Justin Martyr, an early Christian apologist, made clear reference to a document called the Acts of Pilate in a letter addressed to the Roman Emperor Antoninus Pius in AD 150. Describing in detail the passion of Jesus he writes:

And the expression "They pierced my hands and feet," was used in reference to the nails of the cross which were fixed in His hands and feet. And after He was crucified, they cast lots upon His vesture, and they that crucified Him parted it among them. And that these things did happen, you can ascertain from the ‘Acts of Pontius Pilate’ (First Apology 35:7-9, translation from Rev. Alexander Roberts D.D. and James Donaldson LL.D editors, The Anti Nicene Fathers, Vol 1, WM B. Eerdman Publishing Company, Grand Rapids, Michigan, p. 174-75).

Justin went on to list many of Jesus’ miracles such as the healing of the blind and the lepers. He also credits Jesus with raising people from the dead. This description of Jesus’ deeds is concluded with the following words:

And that He did those things, you can learn from the ‘Acts of Pilate’ (First Apology 48:3, Ibid. p. 179).

Justin must have assumed that this record still existed in the official Roman archives and that Antoninus Pius could verify the facts easily. Justin’s whole purpose in writing his letter was to obtain mercy from the highest official in the known world, thus sparing the Christian community a persecution which was becoming so commonplace. It is unlikely that Justin would ask a Roman Emperor to check a document if he did not feel extremely confident that the document existed. Otherwise, he would be foolishly putting his own life and reputation at risk.

There is currently not one original copy of the Acts of Pilate. It also appears the Acts of Pilate had some mean things to say about Christians, so later in time copies started being circulated that were edited. Even though there is no manuscript, again there had to have been something that said what Justin was quoting or he would have no defense.

Another early Christian leader, Tertullian (160-220AD), wrote to Roman officials about the unusual events surrounding the trial, death and resurrection of Jesus. Discussing a time when the Roman Senate actually considered classifying Jesus as a Roman deity due to the miraculous nature of his life, he wrote:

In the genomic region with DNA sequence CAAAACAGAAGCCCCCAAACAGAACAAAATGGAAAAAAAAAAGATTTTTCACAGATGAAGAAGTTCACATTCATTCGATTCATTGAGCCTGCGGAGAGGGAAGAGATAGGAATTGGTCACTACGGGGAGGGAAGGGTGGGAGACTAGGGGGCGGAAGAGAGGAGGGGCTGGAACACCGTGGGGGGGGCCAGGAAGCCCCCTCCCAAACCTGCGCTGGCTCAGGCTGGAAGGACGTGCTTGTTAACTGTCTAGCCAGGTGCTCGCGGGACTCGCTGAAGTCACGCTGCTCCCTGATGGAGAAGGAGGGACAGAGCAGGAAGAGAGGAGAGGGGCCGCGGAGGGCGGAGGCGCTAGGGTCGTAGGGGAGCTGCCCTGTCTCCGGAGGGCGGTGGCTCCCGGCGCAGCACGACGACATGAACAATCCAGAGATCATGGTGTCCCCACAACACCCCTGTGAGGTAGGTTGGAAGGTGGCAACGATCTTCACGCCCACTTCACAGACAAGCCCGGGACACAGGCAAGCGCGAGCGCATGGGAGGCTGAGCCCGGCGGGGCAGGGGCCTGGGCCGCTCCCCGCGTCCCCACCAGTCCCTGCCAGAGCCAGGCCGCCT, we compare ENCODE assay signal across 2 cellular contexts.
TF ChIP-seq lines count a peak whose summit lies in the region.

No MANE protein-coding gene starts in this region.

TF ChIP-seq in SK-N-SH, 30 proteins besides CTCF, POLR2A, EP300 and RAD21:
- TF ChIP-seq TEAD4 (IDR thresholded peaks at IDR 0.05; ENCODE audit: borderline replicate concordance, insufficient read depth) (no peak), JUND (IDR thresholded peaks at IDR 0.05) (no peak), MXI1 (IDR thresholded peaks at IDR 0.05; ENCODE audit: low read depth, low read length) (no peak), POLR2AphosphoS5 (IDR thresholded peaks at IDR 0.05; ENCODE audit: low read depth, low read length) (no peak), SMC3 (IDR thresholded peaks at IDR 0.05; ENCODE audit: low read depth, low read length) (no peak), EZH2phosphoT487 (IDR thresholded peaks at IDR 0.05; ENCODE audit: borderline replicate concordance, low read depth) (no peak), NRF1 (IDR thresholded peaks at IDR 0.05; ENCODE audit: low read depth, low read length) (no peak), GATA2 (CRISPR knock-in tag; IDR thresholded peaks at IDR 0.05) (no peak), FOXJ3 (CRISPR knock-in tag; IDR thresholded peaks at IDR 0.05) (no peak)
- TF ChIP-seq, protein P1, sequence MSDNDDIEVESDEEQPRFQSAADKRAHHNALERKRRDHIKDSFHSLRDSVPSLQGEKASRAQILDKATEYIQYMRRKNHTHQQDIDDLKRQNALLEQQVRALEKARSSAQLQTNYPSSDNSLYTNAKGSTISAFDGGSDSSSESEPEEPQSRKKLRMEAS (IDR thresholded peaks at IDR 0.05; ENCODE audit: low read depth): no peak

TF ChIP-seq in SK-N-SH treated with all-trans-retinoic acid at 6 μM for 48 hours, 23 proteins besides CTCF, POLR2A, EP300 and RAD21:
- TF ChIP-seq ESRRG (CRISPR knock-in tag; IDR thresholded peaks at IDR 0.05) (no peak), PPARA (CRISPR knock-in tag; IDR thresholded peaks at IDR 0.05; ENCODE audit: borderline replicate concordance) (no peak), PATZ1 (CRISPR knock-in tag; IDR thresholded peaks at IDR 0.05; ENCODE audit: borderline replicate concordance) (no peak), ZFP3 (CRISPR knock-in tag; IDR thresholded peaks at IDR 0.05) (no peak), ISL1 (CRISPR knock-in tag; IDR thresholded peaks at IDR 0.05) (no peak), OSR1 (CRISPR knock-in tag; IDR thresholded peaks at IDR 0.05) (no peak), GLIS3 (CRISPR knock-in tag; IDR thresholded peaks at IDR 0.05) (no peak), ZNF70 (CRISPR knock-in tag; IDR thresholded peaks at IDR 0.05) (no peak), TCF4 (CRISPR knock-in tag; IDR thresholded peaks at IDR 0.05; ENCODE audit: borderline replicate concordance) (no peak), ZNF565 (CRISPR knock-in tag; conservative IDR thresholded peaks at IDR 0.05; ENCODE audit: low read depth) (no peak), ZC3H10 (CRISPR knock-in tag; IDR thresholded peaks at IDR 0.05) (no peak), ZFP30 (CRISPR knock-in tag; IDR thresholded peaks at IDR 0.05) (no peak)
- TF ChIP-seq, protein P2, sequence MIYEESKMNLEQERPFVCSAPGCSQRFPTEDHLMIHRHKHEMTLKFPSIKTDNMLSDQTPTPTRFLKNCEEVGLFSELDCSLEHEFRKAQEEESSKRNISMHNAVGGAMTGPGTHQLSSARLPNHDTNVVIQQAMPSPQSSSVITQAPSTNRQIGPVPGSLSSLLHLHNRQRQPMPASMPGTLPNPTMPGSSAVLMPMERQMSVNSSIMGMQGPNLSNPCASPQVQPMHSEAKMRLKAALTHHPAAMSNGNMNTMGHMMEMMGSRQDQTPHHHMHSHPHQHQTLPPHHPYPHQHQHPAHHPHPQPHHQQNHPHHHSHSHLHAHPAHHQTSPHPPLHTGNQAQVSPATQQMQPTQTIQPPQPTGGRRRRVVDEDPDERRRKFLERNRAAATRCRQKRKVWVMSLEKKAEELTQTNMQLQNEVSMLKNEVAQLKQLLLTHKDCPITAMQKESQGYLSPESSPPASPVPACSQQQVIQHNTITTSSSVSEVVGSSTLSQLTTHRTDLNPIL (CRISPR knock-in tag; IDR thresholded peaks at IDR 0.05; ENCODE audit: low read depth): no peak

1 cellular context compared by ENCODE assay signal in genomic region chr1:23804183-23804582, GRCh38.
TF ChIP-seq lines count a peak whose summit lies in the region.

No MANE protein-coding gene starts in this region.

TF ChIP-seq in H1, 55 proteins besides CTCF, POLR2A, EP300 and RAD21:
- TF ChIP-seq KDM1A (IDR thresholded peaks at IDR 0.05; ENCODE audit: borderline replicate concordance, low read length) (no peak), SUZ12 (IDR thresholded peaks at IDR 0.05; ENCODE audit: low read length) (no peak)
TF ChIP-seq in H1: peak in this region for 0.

To go back to the origin of such laws there was an old decree that no one should be consecrated a god by an emperor till he had been approved by the senate. Marcus Aemilus followed this procedure in the case of a false god, Alburnus. This reinforces my argument that among you, godhead is conferred by human approval, if a god does not satisfy man he does not become a god, so according to this it is for man to show favor to God. Tiberius then in whose time the name of Christian came into the world, when a report of this doctrine reached him from Palestine where it originated, communicated to the senate making it clear to them that he favored the doctrine. The senate however, because they had not examined the doctrine for themselves, rejected it. But Tiberius stuck to his own view and threatened to execute any who accused the Christians (Apology 5, Alexander Roberts and James Donaldson Anti-Nicene Fathers Vol. 3, Hendrickon Publishers, Peabody, Massachusettes 1995, pp. 21-22).

It should be noted that Christianity is a religion based upon relationship, not knowledge. It is a religion of faith not logic. The information provided is to help answer questions, but ultimately you must believe in the gospel accounts of the crucifixion and resurrection of Jesus Christ because you believe in the claims of Jesus that we are sinners and we  need a savior.
How To Accept Christ

Note on Graphic:
Most of the pictures that you see of Jesus on the cross are not accurate.
1. During His time, most of the crosses were in the shape of a T. The top part of the T, patibulum, is what He would have carried.
2. He would have been naked.
3. His body would have been grotesque to look at.

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by Ray Boltz
The Hammernotes.gif (802 bytes)notes.gif (802 bytes)notes.gif (802 bytes)
click on link to hear audio

Click on image if you need to download RealPlayer G2

I was in the crowd the day that Jesus died
And as He hung upon the cross His mother cried

I saw the crown of thorns He wore
The stripes upon His back
The water and the blood ran out
And then the sky turned black
My mind was filled with anger
My heart was filled with shame
The man brought only healing
Who could bring Him pain
Why does it seem the strong
Always victimize the weak
And suddenly I found myself
Standing to my feet

And I cried
Who nailed Him there
This child of peace and mercy
Who nailed Him there
Come and face me like a man
Who nailed Him there
And the crowd began to mock me
I cried oh my God I just don't understand
Then I turned and saw the hammer
In my hand!

I am just a Roman soldier
An ordinary man
I love my wife and children
I do the best I can
How could I have killed Him
It must be someone else
There's got to be an answer
I just can't blame myself

Repeat Chorus

I nailed Him there
This child of peace and mercy
I nailed Him there
I am the guilty man
I nailed Him there
With my sins and transgressions
I cried oh my God now I understand
When I turned and saw the hammer...
In my hand!